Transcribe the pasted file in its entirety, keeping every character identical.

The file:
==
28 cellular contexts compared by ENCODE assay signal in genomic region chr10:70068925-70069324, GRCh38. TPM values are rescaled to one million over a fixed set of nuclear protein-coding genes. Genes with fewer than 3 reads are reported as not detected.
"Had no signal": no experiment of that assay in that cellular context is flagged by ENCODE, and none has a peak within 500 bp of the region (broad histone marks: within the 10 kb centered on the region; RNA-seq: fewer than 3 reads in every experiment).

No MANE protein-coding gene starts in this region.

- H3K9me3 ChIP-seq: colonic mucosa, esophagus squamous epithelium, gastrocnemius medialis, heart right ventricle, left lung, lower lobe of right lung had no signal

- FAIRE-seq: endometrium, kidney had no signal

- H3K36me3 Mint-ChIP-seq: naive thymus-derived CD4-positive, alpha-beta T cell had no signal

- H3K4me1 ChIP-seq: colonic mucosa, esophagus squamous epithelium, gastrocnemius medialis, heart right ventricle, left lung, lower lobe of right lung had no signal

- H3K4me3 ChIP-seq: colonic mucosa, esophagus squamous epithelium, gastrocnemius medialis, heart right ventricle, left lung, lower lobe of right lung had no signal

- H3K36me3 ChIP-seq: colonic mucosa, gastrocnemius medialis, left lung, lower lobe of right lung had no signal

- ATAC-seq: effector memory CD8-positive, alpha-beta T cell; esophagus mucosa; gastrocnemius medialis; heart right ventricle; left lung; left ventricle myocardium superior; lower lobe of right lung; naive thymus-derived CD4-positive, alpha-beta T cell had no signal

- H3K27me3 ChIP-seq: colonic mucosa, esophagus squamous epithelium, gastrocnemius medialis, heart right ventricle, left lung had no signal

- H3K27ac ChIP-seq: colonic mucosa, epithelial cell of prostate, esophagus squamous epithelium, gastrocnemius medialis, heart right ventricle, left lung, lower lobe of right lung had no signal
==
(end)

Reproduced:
28 cellular contexts compared by ENCODE assay signal in genomic region chr10:70068925-70069324, GRCh38. TPM values are rescaled to one million over a fixed set of nuclear protein-coding genes. Genes with fewer than 3 reads are reported as not detected.
"Had no signal": no experiment of that assay in that cellular context is flagged by ENCODE, and none has a peak within 500 bp of the region (broad histone marks: within the 10 kb centered on the region; RNA-seq: fewer than 3 reads in every experiment).

No MANE protein-coding gene starts in this region.

- H3K9me3 ChIP-seq: colonic mucosa, esophagus squamous epithelium, gastrocnemius medialis, heart right ventricle, left lung, lower lobe of right lung had no signal

- FAIRE-seq: endometrium, kidney had no signal

- H3K36me3 Mint-ChIP-seq: naive thymus-derived CD4-positive, alpha-beta T cell had no signal

- H3K4me1 ChIP-seq: colonic mucosa, esophagus squamous epithelium, gastrocnemius medialis, heart right ventricle, left lung, lower lobe of right lung had no signal

- H3K4me3 ChIP-seq: colonic mucosa, esophagus squamous epithelium, gastrocnemius medialis, heart right ventricle, left lung, lower lobe of right lung had no signal

- H3K36me3 ChIP-seq: colonic mucosa, gastrocnemius medialis, left lung, lower lobe of right lung had no signal

- ATAC-seq: effector memory CD8-positive, alpha-beta T cell; esophagus mucosa; gastrocnemius medialis; heart right ventricle; left lung; left ventricle myocardium superior; lower lobe of right lung; naive thymus-derived CD4-positive, alpha-beta T cell had no signal

- H3K27me3 ChIP-seq: colonic mucosa, esophagus squamous epithelium, gastrocnemius medialis, heart right ventricle, left lung had no signal

- H3K27ac ChIP-seq: colonic mucosa, epithelial cell of prostate, esophagus squamous epithelium, gastrocnemius medialis, heart right ventricle, left lung, lower lobe of right lung had no signal